"History buffs will enjoy I Puritani, which is set in the English Civil War era of the Puritans versus the Royalists. While this production doesn’t quite stick to script when it comes to historical accuracies, taking a few liberties for the sake of the story, it does stick with a universal idea that was relevant to the time period. Diana Damrau and Javier Camarena star as Elvira and her beloved Arturo. Run dates: February 10—February 28 [2017]." Image Source: City Guide NY.

The Met: Offenbach's Les Contes d'Hoffmann (2009 and 2017-2018). Image Source: Opera News.

Sunday, December 24, 2017

Luther's Words to Music: From Medieval to Modern


PRAETORIUS [c. 1571-1621] Puer nobis nascitur (22 December 2016). Video Source: Youtube.

For Christmas, we return to Martin Luther (1483-1546). Here is an example of how Luther influenced the incredible evolution of German music. In 1543, Luther departed from the Roman Catholic Latin and wrote German words to the hymn, Vom Himmel kam der Engel Schar (From Heaven Came a Throng of Angels), with music adapted from Puer nobis nascitur (Unto Us is Born a Son), a 15th century tune.

In 1609, Michael Praetorius composed music for the hymn, Puer nobis nascitur, which also relied on the medieval tune. In 1688-1689, the composer Johann Schelle (1648-1701), who was Johann Sebastian Bach's predecessor as Kantor at the Thomaskirche in Leipzig, also used Luther's hymn to write a Baroque Christmas cantata, Vom Himmel kam der Engel Schar.

Luther's hymn was later one of Bach's sources for the 1714 chorale prelude for organ, Vom Himmel kam der Engel Schar, BWV 607, a precursor for the 1734 Christmas Oratorio also by Bach (1685-1750). You can see how the chorale and words were used and reused by different composers in related hymns and pieces over three hundred years, here. Luther's hymn was translated into English as To Shepherds as They Watched By Night, with the commonly used translation dating from the mid-19th century.

Thursday, December 21, 2017

Welcome the December Solstice 2017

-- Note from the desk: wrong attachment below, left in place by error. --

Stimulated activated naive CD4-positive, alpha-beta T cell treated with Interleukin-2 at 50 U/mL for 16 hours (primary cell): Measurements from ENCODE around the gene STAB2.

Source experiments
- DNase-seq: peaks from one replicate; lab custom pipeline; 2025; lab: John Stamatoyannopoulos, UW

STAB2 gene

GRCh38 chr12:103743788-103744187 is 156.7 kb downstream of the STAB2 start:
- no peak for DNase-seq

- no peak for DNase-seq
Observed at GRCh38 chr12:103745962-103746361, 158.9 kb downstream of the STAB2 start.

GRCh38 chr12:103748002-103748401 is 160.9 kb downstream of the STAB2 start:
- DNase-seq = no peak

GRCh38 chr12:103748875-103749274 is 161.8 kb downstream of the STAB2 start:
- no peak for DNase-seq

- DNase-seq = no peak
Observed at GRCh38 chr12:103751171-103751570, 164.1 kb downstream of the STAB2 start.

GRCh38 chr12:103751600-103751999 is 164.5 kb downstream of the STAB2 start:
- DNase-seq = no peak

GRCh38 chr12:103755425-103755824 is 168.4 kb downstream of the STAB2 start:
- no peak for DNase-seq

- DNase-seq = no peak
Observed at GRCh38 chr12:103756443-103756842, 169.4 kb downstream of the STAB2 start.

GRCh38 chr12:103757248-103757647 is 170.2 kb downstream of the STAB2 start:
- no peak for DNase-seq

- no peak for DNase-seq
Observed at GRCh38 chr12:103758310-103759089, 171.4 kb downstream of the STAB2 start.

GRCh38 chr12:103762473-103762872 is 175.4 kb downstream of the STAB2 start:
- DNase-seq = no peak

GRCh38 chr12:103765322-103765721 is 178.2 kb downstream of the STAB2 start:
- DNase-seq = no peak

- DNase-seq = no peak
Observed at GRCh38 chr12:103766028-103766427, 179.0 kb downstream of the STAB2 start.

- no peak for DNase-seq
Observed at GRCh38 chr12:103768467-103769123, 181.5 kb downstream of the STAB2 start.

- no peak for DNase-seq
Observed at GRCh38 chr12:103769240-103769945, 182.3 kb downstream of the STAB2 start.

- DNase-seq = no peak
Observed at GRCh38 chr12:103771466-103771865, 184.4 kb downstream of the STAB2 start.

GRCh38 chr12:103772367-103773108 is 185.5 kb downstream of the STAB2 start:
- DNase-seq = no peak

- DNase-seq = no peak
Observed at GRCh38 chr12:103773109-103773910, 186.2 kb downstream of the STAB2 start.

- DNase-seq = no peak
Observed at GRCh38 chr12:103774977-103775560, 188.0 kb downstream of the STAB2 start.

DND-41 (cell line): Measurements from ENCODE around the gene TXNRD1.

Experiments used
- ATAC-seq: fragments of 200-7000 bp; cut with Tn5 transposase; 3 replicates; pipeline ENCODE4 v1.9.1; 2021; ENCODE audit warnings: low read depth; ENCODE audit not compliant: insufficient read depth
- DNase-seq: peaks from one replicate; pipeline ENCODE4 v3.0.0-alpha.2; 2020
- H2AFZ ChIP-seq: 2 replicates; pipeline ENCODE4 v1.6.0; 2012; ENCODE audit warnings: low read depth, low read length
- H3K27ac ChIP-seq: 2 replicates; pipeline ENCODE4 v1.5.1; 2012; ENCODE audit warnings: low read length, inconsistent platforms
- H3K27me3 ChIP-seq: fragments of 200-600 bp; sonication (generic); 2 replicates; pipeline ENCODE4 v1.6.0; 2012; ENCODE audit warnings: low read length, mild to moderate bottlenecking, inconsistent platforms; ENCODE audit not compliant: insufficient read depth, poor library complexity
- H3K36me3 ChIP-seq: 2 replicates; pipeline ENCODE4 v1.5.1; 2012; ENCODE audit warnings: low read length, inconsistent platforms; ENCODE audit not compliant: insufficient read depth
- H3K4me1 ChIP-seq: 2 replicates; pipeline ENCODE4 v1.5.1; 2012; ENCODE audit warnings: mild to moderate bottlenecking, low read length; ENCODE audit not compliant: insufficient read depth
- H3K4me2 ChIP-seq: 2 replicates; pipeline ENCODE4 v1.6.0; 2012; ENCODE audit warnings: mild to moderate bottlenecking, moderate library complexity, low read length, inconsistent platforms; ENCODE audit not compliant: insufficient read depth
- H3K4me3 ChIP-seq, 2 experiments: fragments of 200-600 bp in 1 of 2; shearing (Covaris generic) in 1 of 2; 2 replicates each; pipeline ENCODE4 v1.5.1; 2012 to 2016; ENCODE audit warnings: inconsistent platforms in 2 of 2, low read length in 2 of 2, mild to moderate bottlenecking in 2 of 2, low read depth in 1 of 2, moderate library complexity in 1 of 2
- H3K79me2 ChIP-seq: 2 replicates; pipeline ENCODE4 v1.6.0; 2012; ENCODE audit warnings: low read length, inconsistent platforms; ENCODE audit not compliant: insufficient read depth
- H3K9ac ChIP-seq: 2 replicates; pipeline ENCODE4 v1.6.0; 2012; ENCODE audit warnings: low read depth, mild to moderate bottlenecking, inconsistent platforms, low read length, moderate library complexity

Stones of Stenness, Orkney, Scotland, UK. Image Source: pinterest.

Welcome the December Solstice. It arrives at 16:28 UTC, heralding the arrival of winter in the Northern Hemisphere and of spring in the Southern Hemisphere.


Today, the blog belatedly observes this year's 80th anniversary of J.R.R. Tolkien's classic, The Hobbit, which was first published on 21 September 1937. Above, for the solstice, hear Tolkien read a section from The Hobbit (hat tip: Brain Pickings via Sound Cloud).

Mystery of the Universe: "This ancient building is called Fornace Penna. It was an ancient fabric of bricks destroyed because of bombing in the second world war. Behind this beautiful historic wreck you can see the milky way in all its magnificence." (Sicily, Italy; 23 May 2015) Image © Salvatore Cerruto via TWAN.


Sunday, December 3, 2017

Look Skyward: December Supermoon of 2017


Image Source: The Old Farmer's Almanac.

Today is the Cold Moon full moon and occurs at 3:47 p.m. London UK time; 10:47 a.m. in New York; 9:17 p.m. in Mumbai; and 2:47 a.m. on 4 December 2017 in Sydney. You can see more time zones here. This moon is also a Supermoon, the only one in 2017, and the first of three in a row, with more to come on 1 and 31 January 2018. The 31 January 2018 full moon will also be a lunar eclipse. A Supermoon occurs at or near perigee, making it appear much larger than usual.

You can watch live footage of the moon on the Slooh telescope below, starting at 9 p.m. Eastern (NYC time) on 3 December 2017. Or you can watch it here.

The Supermoon Challenge (3 December 2017): "At 9 p.m. EDT Sunday (Dec. 3) the astronomy broadcasting service Slooh will air a free webcast about largest full moon of 2017, the December supermoon Cold Moon." Video Source: Youtube. (Hat tip: Space.com.)

I don't read horoscopes to understand history, of course, but astrologers do. It can be entertaining on days like this. For those who follow lunar calendars and astrology, the moon passes through a different zodiac sign every 2-3 days, unlike the sun, which takes a month to do so.

This full moon will be in the sign of Gemini, and astrologers have announced that if you want to shift your life and achieve your highest calling and establish your legacy, you'd better start doing it before the December solstice: "Jump now!" Review and make peace with your past, because the wormhole of opportunity is closing.

We are about to end a period of debates on social roles, personal and national boundaries, borders, immigration, limits, citizenship, and how we perceive those ideas. On 19-20 December 2017, those changes will lead to a two-and-a-half year period of hard work and brutal honesty as we face fears, confront karma from the past 29 years, revamp belief structures, expose secrets, and begin rebuilding reality. Think of it as one prolonged dental visit, but your smile will look great in 2020, if we don't have a world war first.